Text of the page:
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An Invitation to Computational Homotopy

Graham Ellis
Oxford University Press
Publication Date: 
Number of Pages: 
[Reviewed by
Mikael Vejdemo-Johansson
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There is a long tradition in mathematical software of writing a textbook that simultaneously acts as a User's Guide for the software itself. We can see examples in a wide range of fields - commutative algebra (A Singular Introduction to Commutative Algebra), spatial statistics (Spatial Point Patterns: Methodology and Applications with R; Applied Spatial Data Analysis with R), to mention a few fields of my own personal interest. This book continues that tradition, focusing An Invitation to Computational Homotopy on the GAP library HAP. HAP was written by Graham Ellis and is among the foremost systems for computational group cohomology in the current computational algebraic systems landscape.
The book sets out to teach algebraic topology leading into homological algebra and especially group cohomology. In doing so, it consistently and frequently brings up snippets of GAP code or HAP code that showcase how to perform computations directly related to the material covered. It takes a route I personally find quite pleasant, introducing CW-complexes very quickly, and building the theory of algebraic topology specifically over cell decompositions of spaces, rather than a more general but far more arduous route over singular simplices in more arbitrary topological spaces. Along the way, several powerful techniques are introduced at - what seems to me to be - quite early stages: discrete morse theory shows up very early in the book, as does - to my initial surprise - persistent homology and several other techniques from Topological Data Analysis (TDA).
Persistent homology, in this book, shows up in more contexts than a reader from the TDA camp may be prepared for. In their article Persistent Homology of Groups [Ellis-King, Journal of Group Theory (2011)], persistent homology was shown by Graham Ellis and Simon King to be useful for studying group homology; it should come as no surprise that in the years since then, Graham Ellis has found more uses for persistent homology in pure mathematics. Notably, at one point a spectral sequence page was proven to have trivial boundary maps by inspecting a persistence barcode.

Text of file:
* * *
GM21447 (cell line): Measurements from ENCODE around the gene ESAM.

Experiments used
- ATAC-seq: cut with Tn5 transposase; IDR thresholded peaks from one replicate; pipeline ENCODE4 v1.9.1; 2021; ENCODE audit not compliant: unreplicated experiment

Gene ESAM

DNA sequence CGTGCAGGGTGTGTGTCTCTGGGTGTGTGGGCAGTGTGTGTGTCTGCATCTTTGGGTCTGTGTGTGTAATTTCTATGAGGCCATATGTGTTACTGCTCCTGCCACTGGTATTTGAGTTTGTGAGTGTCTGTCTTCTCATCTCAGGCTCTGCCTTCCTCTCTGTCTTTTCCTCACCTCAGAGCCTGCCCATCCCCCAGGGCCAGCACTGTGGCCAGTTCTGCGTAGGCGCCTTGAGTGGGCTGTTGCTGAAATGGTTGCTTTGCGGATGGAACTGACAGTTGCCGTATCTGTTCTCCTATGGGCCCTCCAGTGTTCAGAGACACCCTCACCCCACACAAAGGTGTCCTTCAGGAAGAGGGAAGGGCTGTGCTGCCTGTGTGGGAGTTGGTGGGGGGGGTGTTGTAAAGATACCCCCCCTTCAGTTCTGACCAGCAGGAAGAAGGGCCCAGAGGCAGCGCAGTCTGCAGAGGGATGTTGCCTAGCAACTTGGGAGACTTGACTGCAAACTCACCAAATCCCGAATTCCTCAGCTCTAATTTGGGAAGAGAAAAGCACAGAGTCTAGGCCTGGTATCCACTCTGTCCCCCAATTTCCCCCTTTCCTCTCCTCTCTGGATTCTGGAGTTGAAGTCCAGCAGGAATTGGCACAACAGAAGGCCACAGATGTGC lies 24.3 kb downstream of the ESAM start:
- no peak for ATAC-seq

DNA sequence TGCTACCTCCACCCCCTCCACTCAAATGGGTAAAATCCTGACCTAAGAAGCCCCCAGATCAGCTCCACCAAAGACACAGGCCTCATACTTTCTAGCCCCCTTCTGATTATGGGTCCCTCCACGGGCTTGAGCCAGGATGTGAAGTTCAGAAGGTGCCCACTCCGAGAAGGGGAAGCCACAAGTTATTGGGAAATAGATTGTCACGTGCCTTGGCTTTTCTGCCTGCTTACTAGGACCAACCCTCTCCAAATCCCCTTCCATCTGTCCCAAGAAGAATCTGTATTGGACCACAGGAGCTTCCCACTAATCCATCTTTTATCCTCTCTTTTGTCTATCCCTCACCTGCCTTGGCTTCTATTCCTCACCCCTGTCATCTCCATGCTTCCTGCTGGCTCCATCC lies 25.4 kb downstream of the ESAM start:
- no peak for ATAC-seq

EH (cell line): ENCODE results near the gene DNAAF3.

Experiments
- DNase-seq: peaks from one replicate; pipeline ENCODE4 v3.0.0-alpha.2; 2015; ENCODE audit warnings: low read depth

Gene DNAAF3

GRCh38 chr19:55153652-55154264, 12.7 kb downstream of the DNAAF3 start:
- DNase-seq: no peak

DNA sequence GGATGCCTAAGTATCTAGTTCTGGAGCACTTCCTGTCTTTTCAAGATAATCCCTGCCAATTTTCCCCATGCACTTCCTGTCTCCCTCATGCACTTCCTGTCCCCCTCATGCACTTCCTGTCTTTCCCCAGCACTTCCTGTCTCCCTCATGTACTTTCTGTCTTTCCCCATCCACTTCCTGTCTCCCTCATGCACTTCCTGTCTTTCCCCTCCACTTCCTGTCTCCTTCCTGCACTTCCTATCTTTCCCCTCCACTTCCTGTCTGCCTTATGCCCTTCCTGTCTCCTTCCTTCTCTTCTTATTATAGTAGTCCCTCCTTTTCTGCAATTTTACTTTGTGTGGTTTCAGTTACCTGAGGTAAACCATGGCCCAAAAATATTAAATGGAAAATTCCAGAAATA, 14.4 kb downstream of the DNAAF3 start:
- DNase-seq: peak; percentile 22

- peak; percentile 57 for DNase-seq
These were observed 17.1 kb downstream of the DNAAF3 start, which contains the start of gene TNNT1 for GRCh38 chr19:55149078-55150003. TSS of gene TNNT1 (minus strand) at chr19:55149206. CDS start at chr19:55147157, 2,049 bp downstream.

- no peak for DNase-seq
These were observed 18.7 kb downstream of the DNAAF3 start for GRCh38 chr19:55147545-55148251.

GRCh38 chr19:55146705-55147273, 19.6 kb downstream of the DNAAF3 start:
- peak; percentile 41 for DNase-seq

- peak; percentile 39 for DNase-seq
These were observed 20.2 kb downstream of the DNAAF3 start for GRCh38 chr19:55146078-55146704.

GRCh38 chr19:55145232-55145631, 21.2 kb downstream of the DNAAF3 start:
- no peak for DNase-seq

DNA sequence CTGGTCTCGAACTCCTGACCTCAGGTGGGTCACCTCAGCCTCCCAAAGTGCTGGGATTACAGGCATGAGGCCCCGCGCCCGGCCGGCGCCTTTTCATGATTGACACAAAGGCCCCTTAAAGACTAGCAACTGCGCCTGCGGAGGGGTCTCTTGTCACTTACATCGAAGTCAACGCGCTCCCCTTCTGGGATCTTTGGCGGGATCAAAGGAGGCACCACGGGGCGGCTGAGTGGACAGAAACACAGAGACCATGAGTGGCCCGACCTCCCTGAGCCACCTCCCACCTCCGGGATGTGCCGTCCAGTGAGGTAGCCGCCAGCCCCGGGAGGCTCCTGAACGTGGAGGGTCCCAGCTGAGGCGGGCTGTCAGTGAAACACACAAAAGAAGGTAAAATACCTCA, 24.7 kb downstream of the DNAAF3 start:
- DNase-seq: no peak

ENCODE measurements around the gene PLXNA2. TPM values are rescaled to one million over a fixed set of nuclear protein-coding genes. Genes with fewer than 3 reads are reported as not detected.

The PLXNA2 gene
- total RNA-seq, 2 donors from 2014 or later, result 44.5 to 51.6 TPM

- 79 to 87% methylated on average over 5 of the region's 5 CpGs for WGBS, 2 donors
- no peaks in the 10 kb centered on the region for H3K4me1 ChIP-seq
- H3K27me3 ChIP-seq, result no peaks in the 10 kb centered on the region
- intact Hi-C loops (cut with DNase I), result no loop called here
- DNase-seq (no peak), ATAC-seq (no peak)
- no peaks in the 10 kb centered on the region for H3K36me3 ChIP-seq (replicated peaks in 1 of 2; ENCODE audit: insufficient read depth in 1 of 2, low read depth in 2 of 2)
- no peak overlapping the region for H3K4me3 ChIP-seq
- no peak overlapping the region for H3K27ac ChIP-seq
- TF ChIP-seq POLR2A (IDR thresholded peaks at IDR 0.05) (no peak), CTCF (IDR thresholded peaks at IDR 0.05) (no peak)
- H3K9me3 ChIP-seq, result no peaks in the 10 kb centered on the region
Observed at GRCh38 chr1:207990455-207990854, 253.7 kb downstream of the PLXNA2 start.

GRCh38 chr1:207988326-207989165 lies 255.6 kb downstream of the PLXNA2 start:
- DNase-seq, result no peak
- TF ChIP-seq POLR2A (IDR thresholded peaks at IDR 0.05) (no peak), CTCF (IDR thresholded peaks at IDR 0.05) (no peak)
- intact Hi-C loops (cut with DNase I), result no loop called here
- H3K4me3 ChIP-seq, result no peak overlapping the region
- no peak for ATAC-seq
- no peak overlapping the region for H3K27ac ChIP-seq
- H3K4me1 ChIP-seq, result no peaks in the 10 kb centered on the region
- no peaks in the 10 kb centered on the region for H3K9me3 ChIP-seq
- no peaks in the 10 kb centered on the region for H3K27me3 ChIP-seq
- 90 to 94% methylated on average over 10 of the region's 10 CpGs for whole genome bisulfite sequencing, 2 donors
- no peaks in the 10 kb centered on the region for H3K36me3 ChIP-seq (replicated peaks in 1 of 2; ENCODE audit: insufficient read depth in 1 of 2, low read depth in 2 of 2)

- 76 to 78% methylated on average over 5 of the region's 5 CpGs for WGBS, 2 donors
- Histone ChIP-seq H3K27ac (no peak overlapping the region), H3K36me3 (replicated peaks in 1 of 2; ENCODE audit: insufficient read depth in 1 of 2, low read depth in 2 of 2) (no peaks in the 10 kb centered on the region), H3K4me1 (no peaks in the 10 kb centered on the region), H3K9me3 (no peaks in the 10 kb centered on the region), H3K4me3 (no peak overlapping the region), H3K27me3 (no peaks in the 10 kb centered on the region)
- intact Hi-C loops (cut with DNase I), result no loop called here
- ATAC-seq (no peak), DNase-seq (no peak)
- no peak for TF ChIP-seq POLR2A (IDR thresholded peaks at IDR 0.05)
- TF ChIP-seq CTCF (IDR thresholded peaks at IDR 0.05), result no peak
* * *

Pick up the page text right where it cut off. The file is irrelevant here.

The book is well equipped with exercises - several pages at each chapter end. These range from the purely theoretical (Prove that...) to quite data-driven (Using this dataset, calculate and interpret...), providing a widespread of approaches to the material in the book.
Which brings me to the first of my couple of annoyances with the book; the data used for data-driven exercises tend to not be provided. Instead, references to websites or even just to government agencies are handed out, expecting readers to find and retrieve the intended dataset on their own. This dates the book, and could - depending on the reliability of government agencies around the world - quickly lead to unusable exercises from sheer link rot.
The book dates itself in more ways than this - and unfortunately, some of the ways are pretty glaring and long out of date. When discussing the available software for computational homology, Ellis chooses to cite the deprecated JPlex - and with a URL that no longer works - rather than the more updated JavaPlex. Even when citing JPlex, Ellis uses a less common citation that obscures the authors of JPlex in favor of just citing Stanford University as a source.
While the book has plenty of code examples, there is no guidance for anyone new to the GAP computer algebra system to be found. For a book that I would expect to function better as an invitation to GAP, showcasing attractive functionality, the lack of even an appendix going over the basics of GAP syntax and the most common quirks to watch out for when coming from a different language makes the book more difficult to engage with.
As for the content itself, I would be tempted to call the title almost a misnomer. Homotopy is certainly studied, but the book spends far, far more time and energy on homology and cohomology in different settings. Even when cohomology is tightly connected to homotopy theory, calculations happen on the cohomology side of the connection, with few algorithms available in the homotopy world.
All in all, this book is definitely one I appreciate having read, and one that I can see myself recommending to students who already wish to go into something related to group theory. As such it balances on a pretty thin line; the perfect reader is a student who has heard enough about group theory to want to dig quite a bit deeper into it and with a computational approach, but who has yet to hear anything about algebraic topology. For these students, however, the book should function quite well.


Mikael Vejdemo-Johansson is an Assistant Professor of Data Science at CUNY College of Staten Island.